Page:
Federal Communications Commission Chairman Tom Wheeler wants companies to up their game and take the lead on warding off hackers.
Wheeler on Thursday called for a “new paradigm” where private businesses take the reins and understand “how easily cyber threats cross corporate and international boundaries,” but also where the FCC stands as a backstop in case companies don’t hold up their end of the bargain.
The Internet grows too quickly for government agencies to set the rules of the road, he said, but online users need more security than blind trust in the market.
“We believe there is a new regulatory paradigm where the commission relies on industry and the market first, while preserving other options if that approach is unsuccessful,” Wheeler said in remarks at a forum on cybersecurity at the American Enterprise Institute.
Smart cars, refrigerators and other devices, he said, on the so-called “Internet of things” are leading to billions of new ways for hackers to sneak in and attack individual and corporate networks. As technology evolves, so will online attackers.
“We live in an age when a few smart 20 year-olds in somebody’s garage can render standard technology obsolete within months,” Wheeler said. “And the same is true for the pace of threat technology.”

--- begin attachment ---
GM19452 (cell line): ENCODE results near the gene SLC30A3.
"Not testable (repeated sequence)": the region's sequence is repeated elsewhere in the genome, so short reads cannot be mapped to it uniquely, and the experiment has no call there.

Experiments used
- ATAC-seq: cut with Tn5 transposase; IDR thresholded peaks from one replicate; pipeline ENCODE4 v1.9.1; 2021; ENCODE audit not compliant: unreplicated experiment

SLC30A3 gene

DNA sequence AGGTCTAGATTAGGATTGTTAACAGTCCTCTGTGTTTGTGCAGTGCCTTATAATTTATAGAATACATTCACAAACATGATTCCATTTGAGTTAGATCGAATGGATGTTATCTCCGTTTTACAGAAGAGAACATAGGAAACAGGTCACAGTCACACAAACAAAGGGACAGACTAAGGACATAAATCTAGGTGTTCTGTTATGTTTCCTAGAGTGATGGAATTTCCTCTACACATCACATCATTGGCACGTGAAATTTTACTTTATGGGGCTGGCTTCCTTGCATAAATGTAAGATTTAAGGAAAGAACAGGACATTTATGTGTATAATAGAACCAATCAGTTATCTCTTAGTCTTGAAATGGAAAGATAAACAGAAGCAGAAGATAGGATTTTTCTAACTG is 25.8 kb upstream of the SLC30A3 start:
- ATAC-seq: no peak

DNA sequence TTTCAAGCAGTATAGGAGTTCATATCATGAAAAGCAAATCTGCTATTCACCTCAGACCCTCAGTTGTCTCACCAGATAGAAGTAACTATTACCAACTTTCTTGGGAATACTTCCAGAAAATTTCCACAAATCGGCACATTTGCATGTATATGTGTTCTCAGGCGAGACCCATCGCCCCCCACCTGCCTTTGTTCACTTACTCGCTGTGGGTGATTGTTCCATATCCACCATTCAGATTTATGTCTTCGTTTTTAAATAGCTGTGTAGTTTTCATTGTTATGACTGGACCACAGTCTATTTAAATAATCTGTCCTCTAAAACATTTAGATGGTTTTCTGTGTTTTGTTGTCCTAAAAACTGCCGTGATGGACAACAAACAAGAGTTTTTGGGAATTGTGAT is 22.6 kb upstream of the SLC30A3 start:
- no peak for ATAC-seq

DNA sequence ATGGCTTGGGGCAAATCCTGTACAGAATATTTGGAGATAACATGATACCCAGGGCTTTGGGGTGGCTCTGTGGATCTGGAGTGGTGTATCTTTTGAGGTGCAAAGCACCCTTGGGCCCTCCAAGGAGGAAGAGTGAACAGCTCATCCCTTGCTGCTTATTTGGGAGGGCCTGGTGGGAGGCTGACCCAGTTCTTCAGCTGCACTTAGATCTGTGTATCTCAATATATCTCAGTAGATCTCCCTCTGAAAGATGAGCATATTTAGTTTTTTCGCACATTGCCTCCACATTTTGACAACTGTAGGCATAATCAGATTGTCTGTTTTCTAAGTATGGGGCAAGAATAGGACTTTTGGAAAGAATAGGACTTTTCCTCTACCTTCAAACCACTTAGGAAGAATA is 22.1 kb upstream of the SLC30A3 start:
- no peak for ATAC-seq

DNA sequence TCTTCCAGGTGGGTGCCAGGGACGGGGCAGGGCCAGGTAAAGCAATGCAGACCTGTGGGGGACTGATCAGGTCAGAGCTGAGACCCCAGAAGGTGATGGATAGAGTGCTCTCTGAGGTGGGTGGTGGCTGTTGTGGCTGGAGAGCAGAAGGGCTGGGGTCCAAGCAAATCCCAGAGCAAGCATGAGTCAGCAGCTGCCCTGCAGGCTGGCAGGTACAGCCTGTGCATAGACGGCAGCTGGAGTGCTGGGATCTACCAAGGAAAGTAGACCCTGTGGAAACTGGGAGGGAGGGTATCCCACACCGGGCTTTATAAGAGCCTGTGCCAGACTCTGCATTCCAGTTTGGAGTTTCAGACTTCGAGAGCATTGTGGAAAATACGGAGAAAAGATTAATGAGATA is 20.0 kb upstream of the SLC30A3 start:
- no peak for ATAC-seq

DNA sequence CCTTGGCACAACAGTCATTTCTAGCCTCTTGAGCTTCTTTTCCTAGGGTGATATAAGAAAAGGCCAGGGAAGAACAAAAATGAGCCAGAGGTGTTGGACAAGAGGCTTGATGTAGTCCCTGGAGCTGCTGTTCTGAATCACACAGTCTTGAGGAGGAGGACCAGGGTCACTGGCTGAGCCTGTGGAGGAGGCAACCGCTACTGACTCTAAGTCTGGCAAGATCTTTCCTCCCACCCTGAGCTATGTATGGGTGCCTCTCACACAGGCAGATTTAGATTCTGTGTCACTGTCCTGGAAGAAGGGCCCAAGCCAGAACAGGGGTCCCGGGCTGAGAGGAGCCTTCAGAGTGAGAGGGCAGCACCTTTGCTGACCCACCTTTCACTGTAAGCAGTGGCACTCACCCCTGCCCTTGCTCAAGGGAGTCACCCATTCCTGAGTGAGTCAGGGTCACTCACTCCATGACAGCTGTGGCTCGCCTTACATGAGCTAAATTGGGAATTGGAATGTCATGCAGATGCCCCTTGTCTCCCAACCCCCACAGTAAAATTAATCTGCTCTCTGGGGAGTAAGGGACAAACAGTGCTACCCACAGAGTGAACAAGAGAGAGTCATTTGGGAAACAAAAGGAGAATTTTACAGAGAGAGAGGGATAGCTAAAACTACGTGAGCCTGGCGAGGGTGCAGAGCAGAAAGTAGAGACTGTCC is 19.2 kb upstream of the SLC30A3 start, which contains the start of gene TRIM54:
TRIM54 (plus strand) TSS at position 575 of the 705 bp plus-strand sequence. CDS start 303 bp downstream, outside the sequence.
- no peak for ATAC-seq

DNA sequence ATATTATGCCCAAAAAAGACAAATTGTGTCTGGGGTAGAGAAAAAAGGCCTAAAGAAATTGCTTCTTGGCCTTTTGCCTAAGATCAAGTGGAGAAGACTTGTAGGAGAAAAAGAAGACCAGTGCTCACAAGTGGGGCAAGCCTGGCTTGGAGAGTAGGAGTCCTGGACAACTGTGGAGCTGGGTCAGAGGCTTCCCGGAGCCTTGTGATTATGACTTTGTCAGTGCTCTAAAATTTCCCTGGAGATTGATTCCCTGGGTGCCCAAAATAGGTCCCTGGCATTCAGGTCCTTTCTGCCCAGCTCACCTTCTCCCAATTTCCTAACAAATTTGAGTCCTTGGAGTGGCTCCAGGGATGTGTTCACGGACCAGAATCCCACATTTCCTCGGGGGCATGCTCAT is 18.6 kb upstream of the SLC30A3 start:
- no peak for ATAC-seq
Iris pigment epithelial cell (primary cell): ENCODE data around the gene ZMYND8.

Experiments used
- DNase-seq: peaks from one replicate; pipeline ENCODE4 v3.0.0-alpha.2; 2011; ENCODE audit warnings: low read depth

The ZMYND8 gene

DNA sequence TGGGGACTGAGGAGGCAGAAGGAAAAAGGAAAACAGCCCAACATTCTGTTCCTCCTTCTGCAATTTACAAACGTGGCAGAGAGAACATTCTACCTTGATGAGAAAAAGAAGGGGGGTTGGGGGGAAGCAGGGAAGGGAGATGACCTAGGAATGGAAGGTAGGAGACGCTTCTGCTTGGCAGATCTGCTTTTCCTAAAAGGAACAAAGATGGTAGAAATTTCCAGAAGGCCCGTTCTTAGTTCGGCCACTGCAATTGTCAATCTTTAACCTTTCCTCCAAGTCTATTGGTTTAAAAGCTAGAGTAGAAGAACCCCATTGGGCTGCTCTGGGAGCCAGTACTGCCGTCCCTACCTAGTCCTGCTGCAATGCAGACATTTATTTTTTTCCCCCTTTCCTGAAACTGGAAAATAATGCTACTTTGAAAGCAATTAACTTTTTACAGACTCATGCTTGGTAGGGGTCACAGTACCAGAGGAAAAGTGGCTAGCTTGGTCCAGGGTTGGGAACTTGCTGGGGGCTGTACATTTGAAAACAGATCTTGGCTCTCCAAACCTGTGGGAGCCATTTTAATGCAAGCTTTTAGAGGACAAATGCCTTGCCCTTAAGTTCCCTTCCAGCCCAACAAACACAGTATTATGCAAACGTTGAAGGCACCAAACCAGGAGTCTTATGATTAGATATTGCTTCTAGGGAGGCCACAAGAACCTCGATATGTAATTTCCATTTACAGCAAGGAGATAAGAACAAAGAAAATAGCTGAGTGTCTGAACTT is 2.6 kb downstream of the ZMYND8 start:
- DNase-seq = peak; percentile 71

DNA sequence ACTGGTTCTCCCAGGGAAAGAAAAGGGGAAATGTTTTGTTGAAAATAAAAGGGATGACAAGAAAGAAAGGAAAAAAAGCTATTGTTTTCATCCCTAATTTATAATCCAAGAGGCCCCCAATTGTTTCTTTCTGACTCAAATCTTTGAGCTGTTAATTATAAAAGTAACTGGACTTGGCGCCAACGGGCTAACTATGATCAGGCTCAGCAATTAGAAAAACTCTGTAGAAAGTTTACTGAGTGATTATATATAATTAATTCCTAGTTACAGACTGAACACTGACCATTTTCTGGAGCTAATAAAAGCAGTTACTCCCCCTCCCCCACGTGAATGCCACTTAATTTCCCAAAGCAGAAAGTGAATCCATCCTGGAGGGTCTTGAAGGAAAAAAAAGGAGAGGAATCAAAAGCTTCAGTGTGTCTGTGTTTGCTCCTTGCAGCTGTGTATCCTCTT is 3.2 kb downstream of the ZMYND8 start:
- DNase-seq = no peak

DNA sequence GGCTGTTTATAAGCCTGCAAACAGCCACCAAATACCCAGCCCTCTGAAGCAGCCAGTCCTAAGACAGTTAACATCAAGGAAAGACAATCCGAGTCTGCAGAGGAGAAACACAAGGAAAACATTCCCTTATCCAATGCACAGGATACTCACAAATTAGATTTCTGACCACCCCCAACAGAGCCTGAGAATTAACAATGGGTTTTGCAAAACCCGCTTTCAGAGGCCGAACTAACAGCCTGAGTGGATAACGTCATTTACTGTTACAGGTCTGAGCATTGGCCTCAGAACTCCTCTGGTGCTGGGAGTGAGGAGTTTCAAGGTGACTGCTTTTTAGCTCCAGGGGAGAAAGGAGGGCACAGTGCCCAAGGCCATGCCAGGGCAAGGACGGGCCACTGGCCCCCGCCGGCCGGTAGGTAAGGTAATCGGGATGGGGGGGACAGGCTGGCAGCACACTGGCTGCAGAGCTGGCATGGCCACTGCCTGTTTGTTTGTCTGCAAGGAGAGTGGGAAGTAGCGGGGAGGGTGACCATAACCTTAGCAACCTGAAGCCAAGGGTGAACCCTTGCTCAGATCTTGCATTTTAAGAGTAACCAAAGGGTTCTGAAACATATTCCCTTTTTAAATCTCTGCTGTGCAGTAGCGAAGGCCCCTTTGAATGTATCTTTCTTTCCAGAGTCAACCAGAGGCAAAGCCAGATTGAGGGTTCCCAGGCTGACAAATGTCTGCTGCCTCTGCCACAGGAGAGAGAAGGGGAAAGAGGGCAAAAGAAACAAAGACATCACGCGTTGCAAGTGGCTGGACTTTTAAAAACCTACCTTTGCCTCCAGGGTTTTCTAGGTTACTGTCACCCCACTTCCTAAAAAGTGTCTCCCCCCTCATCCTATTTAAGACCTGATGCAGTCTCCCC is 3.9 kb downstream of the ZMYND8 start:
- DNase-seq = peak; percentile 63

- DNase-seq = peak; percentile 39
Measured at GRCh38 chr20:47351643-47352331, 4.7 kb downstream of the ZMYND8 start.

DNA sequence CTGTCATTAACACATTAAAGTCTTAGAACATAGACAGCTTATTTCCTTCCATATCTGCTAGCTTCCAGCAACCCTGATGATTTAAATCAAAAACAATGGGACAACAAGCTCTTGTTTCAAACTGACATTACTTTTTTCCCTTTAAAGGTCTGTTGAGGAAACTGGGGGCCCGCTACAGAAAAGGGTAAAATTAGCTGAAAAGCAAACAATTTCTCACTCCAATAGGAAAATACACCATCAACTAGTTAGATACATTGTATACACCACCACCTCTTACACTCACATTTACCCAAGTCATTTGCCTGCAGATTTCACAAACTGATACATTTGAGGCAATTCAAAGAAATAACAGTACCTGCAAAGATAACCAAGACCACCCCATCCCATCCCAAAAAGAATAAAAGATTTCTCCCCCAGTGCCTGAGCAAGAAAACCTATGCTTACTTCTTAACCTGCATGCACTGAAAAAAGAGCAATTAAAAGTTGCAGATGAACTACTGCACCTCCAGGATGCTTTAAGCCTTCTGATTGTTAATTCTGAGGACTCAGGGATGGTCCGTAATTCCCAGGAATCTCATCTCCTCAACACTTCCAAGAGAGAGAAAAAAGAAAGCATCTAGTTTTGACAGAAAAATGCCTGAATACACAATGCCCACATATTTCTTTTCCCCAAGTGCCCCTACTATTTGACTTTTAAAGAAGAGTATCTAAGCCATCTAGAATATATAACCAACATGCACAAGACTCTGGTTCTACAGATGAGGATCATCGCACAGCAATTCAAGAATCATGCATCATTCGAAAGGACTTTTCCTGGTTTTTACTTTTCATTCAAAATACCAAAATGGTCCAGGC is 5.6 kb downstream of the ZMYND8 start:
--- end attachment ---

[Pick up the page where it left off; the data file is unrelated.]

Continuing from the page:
“The pace of innovation on the Internet is much, much faster than the pace of a notice-and-comment rule-making.”
To help the effort, the commission is taking a close look at its rules to make it easier for companies to share information about hacker threats and weak points in their systems, Wheeler said. A panel of more than 100 experts is also working on ways that TV, radio and other communications companies can take advantage of a Commerce Department framework for protecting their networks from attacks.
The call was quickly cheered by a Comcast executive, who said the company considers online security “a key component of our overall enterprise risk management.”
“We have and will continue to be committed to taking a leadership role in establishing practices that meet the dynamic and ever-changing nature of these threats,” senior vice president Myrna Soto said in a statement after the speech.
Part of Wheeler’s stance is due to the practical limits of the FCC.
The five-member commission can take years to finalize regulations, and high-profile issues like its rules on net neutrality, the idea that all traffic online should be treated equally, can get roped up in political bickering.
Updated with the comment from Comcast at 12:35 p.m.